Mealy cabbage aphid
Mealy cabbage aphid is common on brassicas. Its presence on established plants can usually be tolerated however, the aphid can make kale inedible and the growth points of young brassica can be severely affected.
Latin name Brevicoryne brassicae
Plants affected Cabbage, cauliflower, Brussels sprout, swede and other brassicas
Main symptoms Greyish white aphids cluster underneath the leaves and on growing points. Leaves distorted and discoloured on young plants
Caused by A sap-sucking insect
What is mealy cabbage aphid?
On first appearances this insect may be confused with cabbage whitefly. However, mealy cabbage aphid does not fly up in a white cloud when disturbed. Other symptoms to look out for include:
- Dense colonies of greyish-white aphids, up to 2.5 mm long, clustered on the underside of leaves and on the growing points
- The leaves develop a whitish-yellow discolouration where the aphids are feeding
- On young plants, the foliage develops in a distorted manner and the growing point may be killed
- In addition to edible and ornamental brassicas, this aphid can also be found on some related wild plants, such as charlock and shepherd’s purse
Check brassicas frequently from spring onwards so action can be taken before a damaging population has developed, especially more vulnerable young plants. When choosing control options you can minimise harm to non-target animals by starting with the methods in the non-pesticide control section. If this is not sufficient to reduce damage to acceptable levels then you may choose to use pesticides. Within this group the shorter persistence pesticides (that are usually certified for organic growing) are likely to be less damaging to non-target wildlife than those with longer persistence and/or systemic action.
- Where possible tolerate populations of aphids
- Use finger and thumb to squash aphid colonies where practical
- Encourage aphid predators in the garden, such as ladybirds, ground beetles, hoverflies, parasitoid wasps and earwigs. Be aware that in spring aphid populations often build up before natural enemies are active in sufficient numbers and then give good control
- Dispose of old brassica plants once they have finished cropping to reduce the risk of the next season’s plants becoming affected
- Organic sprays, such as natural pyrethrum (e.g. Bug Clear Gun for Fruit & Veg, Neudorff Bug Free Bug and Larvae Killer), fatty acids (e.g. Solabiol Bug Free, Doff Greenfly & Blackfly Killer) or plant oils (e.g. Vitax Plant Guard Pest & Disease Control, Bug Clear for Fruit and Veg) can give good control of aphids. These pesticides have a very short persistence and so may require reapplication to keep aphid numbers in check. Plant oil and fatty acid products are less likely to affect larger insects such as ladybird adults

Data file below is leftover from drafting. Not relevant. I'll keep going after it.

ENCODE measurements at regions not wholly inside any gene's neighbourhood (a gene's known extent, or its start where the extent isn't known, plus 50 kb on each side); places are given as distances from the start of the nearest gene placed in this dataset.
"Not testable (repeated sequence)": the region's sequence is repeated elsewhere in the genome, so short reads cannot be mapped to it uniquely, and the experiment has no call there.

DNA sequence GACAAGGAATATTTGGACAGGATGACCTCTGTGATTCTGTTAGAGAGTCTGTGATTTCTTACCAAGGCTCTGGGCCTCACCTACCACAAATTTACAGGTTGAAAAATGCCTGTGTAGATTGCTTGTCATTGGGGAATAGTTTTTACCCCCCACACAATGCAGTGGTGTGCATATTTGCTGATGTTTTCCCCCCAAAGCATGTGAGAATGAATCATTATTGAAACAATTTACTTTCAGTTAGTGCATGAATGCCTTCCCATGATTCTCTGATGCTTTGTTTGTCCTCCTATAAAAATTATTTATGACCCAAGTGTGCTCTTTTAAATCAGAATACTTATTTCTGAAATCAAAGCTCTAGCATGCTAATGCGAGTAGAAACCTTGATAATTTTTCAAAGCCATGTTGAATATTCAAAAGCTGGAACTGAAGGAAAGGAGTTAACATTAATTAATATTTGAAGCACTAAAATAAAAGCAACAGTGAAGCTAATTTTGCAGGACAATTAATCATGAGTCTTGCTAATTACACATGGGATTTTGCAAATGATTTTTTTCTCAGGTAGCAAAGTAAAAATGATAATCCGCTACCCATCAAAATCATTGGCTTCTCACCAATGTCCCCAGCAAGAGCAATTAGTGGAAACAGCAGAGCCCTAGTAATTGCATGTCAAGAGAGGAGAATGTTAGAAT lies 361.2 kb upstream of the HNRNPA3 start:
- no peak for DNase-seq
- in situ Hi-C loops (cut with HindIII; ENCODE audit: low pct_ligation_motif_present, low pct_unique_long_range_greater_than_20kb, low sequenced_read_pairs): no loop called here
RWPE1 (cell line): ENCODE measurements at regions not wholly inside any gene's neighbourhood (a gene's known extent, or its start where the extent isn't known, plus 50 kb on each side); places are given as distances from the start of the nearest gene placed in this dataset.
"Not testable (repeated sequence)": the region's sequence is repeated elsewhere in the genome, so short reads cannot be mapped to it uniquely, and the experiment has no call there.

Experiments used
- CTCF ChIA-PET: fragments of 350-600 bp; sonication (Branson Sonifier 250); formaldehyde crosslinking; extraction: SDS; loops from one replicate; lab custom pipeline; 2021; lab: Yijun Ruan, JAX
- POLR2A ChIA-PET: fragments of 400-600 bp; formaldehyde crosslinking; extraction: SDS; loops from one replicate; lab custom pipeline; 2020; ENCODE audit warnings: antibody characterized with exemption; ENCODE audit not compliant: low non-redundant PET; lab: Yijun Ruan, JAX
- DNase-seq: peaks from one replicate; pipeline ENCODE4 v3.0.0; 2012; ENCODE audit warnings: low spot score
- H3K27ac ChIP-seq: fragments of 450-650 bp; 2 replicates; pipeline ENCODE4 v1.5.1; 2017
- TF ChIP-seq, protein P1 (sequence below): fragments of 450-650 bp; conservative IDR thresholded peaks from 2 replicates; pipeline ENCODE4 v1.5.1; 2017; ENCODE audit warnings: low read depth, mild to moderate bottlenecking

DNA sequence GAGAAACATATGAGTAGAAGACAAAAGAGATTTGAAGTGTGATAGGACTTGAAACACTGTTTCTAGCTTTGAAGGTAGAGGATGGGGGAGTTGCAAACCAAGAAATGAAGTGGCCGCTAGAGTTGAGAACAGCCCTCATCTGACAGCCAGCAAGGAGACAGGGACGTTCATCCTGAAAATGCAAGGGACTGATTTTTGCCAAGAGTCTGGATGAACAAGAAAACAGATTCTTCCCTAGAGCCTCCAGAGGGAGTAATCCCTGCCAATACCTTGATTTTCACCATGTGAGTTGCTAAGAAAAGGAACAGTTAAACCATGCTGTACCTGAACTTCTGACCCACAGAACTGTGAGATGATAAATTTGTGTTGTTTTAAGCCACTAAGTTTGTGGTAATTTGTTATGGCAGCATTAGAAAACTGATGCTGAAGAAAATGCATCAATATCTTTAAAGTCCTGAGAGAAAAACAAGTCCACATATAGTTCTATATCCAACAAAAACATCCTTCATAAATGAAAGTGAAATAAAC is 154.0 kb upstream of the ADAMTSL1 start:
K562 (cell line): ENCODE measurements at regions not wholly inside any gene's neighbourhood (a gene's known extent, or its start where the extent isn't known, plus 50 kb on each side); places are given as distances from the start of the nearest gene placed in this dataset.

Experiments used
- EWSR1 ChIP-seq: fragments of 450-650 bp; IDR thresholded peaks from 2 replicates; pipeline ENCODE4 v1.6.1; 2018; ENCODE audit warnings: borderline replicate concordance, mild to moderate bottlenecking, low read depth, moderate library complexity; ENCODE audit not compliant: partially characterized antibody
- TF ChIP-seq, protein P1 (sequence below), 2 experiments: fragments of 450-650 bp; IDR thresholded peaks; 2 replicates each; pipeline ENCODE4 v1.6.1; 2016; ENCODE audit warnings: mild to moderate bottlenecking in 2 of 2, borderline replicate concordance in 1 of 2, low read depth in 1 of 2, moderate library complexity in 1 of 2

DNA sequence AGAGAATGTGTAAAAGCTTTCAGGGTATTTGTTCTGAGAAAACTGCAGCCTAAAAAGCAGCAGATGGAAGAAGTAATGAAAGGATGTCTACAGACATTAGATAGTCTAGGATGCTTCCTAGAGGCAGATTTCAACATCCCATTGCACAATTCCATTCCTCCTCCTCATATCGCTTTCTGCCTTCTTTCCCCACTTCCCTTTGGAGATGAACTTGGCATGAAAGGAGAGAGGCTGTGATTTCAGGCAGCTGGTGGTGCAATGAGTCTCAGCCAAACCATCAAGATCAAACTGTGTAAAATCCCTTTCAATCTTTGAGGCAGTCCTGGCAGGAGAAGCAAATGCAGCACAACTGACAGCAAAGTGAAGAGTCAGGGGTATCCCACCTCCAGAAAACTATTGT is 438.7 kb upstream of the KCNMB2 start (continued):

- Plant invigorators combine nutrients to stimulate plant growth with surfactants or fatty acids that have a physical mode of action against aphids (e.g. Ecofective Bug Control, RHS Bug and Mildew Control, SB Plant Invigorator and Westland Resolva Natural Power Bug & Mildew). These products contain some synthetic ingredients and so are not considered organic.
- More persistent contact-action insecticides include the synthetic pyrethroids lambda-cyhalothrin (e.g. Westland Resolva Bug Killer) and deltamethrin (e.g. Provanto Ultimate Fruit & Vegetable Bug Killer, Provanto Sprayday Greenfly Killer).
Follow label instructions when using pesticides. On edible plants make sure the food plant is listed on the label and follow instructions on maximum number of applications, spray interval and harvest interval
Plants in flower should not be sprayed due to the danger to bees and other pollinating insects
Inclusion of a pesticide product does not indicate a recommendation or endorsement by RHS Gardening Advice. It is a list of products currently available to the home gardener
Pesticides for gardeners (pdf document)
Mealy cabbage aphid overwinters on its host plants as eggs that are laid on stems in late autumn, although in mild winters active aphids may persist through the winter.
For most of spring and summer, the aphids are present as wingless females that give birth to live young.
Winged forms develop when plants become heavily infested, allowing the aphids to migrate to new host plants.
The Royal Horticultural Society is the UK’s leading gardening charity. We aim to enrich everyone’s life through plants, and make the UK a greener and more beautiful place.